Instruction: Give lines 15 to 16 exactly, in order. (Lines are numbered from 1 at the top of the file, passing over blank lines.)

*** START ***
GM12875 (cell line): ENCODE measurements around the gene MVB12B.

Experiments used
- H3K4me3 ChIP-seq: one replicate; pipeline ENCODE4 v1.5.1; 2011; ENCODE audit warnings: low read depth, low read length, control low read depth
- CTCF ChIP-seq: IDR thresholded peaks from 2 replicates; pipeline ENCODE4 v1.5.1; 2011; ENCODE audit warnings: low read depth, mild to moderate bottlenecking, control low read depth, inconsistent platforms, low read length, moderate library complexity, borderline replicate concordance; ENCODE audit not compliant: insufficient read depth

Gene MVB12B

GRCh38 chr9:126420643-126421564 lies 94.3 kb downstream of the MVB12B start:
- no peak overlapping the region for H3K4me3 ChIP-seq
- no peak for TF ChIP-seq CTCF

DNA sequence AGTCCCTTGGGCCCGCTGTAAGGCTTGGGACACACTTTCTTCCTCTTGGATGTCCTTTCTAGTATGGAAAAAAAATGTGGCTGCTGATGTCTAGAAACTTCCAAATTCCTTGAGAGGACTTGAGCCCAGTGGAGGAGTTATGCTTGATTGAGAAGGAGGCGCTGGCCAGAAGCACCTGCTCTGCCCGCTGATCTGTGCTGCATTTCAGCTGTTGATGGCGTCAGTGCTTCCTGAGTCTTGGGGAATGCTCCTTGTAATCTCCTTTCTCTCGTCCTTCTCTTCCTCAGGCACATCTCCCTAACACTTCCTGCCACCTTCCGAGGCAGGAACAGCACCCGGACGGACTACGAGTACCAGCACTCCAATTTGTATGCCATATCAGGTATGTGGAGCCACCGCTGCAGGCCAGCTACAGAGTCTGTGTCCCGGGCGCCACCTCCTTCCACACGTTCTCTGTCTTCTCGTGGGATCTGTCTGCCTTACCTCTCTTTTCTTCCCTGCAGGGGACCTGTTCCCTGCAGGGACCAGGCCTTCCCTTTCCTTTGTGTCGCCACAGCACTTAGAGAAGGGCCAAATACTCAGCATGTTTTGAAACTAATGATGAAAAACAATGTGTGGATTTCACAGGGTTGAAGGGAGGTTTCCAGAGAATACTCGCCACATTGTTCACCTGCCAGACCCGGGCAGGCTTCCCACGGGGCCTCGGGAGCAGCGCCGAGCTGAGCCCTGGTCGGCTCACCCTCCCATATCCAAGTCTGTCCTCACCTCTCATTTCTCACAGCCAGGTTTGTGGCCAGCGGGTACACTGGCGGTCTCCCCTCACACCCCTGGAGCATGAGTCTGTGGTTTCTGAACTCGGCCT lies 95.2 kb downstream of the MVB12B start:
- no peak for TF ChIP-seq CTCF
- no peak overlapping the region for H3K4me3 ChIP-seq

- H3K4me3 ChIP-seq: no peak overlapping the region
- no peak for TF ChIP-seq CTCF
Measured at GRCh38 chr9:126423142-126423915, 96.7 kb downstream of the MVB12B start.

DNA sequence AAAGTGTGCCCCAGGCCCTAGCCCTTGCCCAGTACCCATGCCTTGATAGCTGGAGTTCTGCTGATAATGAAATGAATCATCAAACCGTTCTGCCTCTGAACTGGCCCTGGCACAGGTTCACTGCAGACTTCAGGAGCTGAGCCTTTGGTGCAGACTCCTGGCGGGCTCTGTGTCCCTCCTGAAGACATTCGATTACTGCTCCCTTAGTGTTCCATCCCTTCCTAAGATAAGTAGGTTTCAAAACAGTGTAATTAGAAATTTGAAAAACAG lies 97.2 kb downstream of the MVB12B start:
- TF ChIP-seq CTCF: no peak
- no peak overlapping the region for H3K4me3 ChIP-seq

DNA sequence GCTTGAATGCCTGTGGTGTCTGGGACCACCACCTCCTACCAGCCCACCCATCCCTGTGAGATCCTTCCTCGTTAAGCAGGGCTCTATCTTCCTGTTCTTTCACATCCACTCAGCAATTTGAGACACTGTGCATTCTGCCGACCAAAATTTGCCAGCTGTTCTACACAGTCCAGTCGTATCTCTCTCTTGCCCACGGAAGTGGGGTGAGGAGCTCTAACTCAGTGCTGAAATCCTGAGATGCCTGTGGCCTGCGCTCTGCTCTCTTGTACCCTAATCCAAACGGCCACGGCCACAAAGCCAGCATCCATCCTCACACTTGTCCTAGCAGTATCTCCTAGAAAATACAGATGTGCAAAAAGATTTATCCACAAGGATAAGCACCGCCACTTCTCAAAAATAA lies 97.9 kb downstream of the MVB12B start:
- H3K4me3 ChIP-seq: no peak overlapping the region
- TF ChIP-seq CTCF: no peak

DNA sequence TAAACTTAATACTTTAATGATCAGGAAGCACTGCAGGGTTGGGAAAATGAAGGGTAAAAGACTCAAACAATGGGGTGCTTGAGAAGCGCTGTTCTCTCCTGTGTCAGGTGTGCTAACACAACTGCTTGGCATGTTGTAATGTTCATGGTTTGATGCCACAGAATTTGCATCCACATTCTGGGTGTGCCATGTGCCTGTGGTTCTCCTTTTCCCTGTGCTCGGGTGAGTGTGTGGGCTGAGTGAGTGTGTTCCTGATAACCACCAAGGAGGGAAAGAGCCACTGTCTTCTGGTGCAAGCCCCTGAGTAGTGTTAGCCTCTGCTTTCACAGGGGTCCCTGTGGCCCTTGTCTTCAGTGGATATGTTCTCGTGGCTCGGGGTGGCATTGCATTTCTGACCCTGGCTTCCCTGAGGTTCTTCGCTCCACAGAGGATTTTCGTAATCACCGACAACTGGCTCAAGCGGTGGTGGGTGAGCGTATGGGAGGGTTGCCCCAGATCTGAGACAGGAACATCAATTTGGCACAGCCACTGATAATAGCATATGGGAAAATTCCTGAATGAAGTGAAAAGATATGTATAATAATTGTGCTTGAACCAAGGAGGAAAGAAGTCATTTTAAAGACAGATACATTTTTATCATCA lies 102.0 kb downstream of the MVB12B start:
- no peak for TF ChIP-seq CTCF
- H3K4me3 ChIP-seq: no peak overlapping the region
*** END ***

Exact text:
DNA sequence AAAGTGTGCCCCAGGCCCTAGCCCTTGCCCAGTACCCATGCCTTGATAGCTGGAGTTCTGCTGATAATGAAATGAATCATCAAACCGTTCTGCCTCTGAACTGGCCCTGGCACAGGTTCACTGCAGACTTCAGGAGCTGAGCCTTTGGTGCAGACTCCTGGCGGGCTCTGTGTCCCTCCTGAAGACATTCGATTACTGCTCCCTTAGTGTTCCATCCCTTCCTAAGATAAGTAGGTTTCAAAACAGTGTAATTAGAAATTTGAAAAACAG lies 97.2 kb downstream of the MVB12B start:
- TF ChIP-seq CTCF: no peak